When interest in planting vegetable gardens increased last spring, it was difficult to find packages of vegetable seeds. Guy put his knowledge to good use by starting a seed library in his subdivision of Wake Forest.

She was inspired by an Irish blog post on allotment gardens in the UK. Some communities operate on-site seed libraries that require those who remove seeds to make a future donation.

Guy liked the concept but not the record keeping. She began researching models of small neighborhood libraries to see if they could be adapted to hold seeds and soil test kits.

She had the perfect location: a homeowners association land near her home where she had helped set up a pollinator garden.

In May, the metal-roofed library was in place under a shade tree. Guy filled it with seeds she had bought, and another Master Gardener volunteer donated clean medicine bottles to

contain seeds. New offers and soil test kits are added periodically.

“It was a total volunteer effort with no problem,” says Guy, who lives nearby and cools the seeds in his fridge when summer temperatures peak.

To promote the seed library, she used a Facebook group, Perennial Gardeners of Wake Forest, which has 3,000 members of the Triangle communities.

“This idea could grow if we are successful,” says Guy, who also shared it in a local gardening magazine. “It would be a good choice for walking areas, especially high traffic areas. I am told that other people are trying it in their subdivisions.

The best part was seeing his idea pay off.

“One day, I was lucky enough to see a mother with her child, picking seeds and talking about how they would bring them back,” she says. “I heard from a girl that her oldest father was afraid to go out and get seeds because of the pandemic. She took it to the seed library here to get some.

“That’s why I’m doing this. It’s fantastic. It is so rewarding.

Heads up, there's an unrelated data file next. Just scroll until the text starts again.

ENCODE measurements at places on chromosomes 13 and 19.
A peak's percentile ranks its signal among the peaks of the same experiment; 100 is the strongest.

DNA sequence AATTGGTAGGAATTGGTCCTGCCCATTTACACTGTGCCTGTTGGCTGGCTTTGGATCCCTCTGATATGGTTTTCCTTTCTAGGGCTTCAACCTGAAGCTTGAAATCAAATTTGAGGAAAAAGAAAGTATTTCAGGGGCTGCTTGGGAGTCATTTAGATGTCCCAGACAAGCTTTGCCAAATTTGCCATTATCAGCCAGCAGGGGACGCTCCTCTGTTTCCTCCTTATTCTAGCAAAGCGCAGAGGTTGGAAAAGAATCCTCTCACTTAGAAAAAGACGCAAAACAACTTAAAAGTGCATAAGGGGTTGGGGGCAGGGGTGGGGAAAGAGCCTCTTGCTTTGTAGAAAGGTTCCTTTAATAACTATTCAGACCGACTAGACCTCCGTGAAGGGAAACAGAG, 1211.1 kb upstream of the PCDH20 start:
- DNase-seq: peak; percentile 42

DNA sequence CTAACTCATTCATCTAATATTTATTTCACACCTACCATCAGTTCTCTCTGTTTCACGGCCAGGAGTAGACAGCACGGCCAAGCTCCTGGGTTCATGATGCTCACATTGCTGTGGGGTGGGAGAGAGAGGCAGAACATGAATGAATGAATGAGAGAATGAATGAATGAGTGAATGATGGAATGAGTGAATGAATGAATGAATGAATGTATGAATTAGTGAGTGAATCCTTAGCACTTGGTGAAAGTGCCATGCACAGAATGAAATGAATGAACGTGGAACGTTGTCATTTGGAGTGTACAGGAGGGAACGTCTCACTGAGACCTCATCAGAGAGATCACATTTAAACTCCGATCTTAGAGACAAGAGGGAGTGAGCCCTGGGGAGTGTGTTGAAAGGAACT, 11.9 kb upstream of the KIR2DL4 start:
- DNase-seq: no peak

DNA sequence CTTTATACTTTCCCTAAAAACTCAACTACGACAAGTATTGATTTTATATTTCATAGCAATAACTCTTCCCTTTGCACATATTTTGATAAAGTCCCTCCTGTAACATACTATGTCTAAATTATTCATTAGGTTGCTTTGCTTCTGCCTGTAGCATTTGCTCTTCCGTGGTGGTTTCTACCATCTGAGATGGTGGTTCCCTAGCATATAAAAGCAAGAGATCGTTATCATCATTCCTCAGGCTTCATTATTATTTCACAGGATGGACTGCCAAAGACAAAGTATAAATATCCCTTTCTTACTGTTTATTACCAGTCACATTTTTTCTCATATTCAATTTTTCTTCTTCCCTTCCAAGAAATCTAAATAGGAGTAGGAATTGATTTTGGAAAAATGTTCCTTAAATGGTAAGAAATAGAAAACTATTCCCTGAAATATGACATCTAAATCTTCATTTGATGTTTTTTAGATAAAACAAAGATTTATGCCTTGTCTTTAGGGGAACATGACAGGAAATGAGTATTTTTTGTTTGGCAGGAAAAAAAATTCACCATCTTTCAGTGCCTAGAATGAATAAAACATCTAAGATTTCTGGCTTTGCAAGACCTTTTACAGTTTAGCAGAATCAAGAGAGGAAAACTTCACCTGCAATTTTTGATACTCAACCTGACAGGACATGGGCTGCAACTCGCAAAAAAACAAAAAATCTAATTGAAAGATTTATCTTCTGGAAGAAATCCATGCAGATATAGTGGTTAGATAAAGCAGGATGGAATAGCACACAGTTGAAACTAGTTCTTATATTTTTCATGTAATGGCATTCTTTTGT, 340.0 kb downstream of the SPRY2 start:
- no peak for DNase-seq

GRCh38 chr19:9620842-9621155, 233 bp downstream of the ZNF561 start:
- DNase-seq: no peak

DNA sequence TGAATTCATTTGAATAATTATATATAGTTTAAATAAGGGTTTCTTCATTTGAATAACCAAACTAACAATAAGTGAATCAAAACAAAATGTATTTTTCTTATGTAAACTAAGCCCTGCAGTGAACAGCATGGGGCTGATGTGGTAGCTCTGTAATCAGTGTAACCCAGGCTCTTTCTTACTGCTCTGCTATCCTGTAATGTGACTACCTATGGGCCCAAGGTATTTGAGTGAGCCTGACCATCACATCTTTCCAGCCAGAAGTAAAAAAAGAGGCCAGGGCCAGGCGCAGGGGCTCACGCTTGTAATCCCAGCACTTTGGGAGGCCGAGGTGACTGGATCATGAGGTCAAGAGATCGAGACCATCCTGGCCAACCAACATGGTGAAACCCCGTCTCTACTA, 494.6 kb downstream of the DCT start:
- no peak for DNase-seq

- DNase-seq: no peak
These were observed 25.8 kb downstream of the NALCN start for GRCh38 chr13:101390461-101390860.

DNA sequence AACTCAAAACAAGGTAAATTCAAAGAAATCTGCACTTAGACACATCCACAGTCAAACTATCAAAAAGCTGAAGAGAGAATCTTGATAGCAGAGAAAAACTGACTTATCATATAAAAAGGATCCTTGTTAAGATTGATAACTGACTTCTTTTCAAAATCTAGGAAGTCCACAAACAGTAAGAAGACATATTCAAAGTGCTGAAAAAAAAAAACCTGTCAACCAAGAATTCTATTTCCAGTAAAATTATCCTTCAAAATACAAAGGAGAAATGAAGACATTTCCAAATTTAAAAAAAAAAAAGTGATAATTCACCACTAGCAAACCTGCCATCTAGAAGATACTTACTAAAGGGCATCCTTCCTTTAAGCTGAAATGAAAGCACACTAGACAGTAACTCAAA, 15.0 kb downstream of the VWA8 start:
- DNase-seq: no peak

“Plant a row for the hungry”

Master Gardeners volunteers enjoy working side by side on a project, especially when it comes to growing vegetables for a local food bank or agency serving those in need.

That’s what pleases Sandy Windelspecht, a volunteer master gardener from Watauga County who has accumulated over 200 volunteer hours since becoming certified in 2015.

“I’m a practical person with my fingers in the dirt,” says Windelspecht, who is passionate about gardening and projects that tackle poverty and food insecurity.

Windelspecht, a board member for the Hunger and Health Coalition in Boone, is the creator of Grow Watauga, a multi-faceted community gardening and outreach program that supports local food banks with fresh, nutritious food.

When in-person service opportunities dwindled during the pandemic, she transplanted a national idea, the “Plant a Row for the Hungry” campaign. Local producers could expand their allotment gardens and make a non-contact donation to the Hunger and Health Coalition or Hospitality House, which serves the homeless.

“Sandy put a lot of effort into this,” says Paige Patterson, North Carolina cooperative extension officer for agriculture, consumer and commercial horticulture in Watauga County. “I offered this as a volunteer opportunity to volunteer master gardeners who are at high risk and want to do something from home. “

Windelspecht promoted the effort through a campaign of radio announcements and articles. Those who responded received seed packets, cultivation instructions, donation information and data on the poverty rate in Watauga County.

“We are the third poorest county in the state,” says Windelspecht. “Boone is a tourist destination, so people don’t see it that way. But one in five children here is hungry.

Who are the Master Volunteer Gardeners?

Master Gardener volunteers are passionate about gardening and are dedicated to learning and sharing research-based information. They work with horticultural and agricultural extension officers across North Carolina.

Master Gardener volunteers statewide contributed 229,687 hours of service in 2019.

To find out how to become a certified volunteer master gardener, visit:
emgv.ces.ncsu.edu/devenir-un-bénévole

For his ongoing work, Windelspecht won the Watauga Food Council 2020 Healthy Food System Award, awarded for cultivating collaborations that improve community health.

In 2020, of course, even the awards at Farm City’s annual banquet were “celebrated from a distance,” as Jim Hamilton, NC Co-op Extension Manager for Watauga County, put it. But the volunteers of Maître Jardinier will continue.

CATEGORIES: Press wire, spring 2021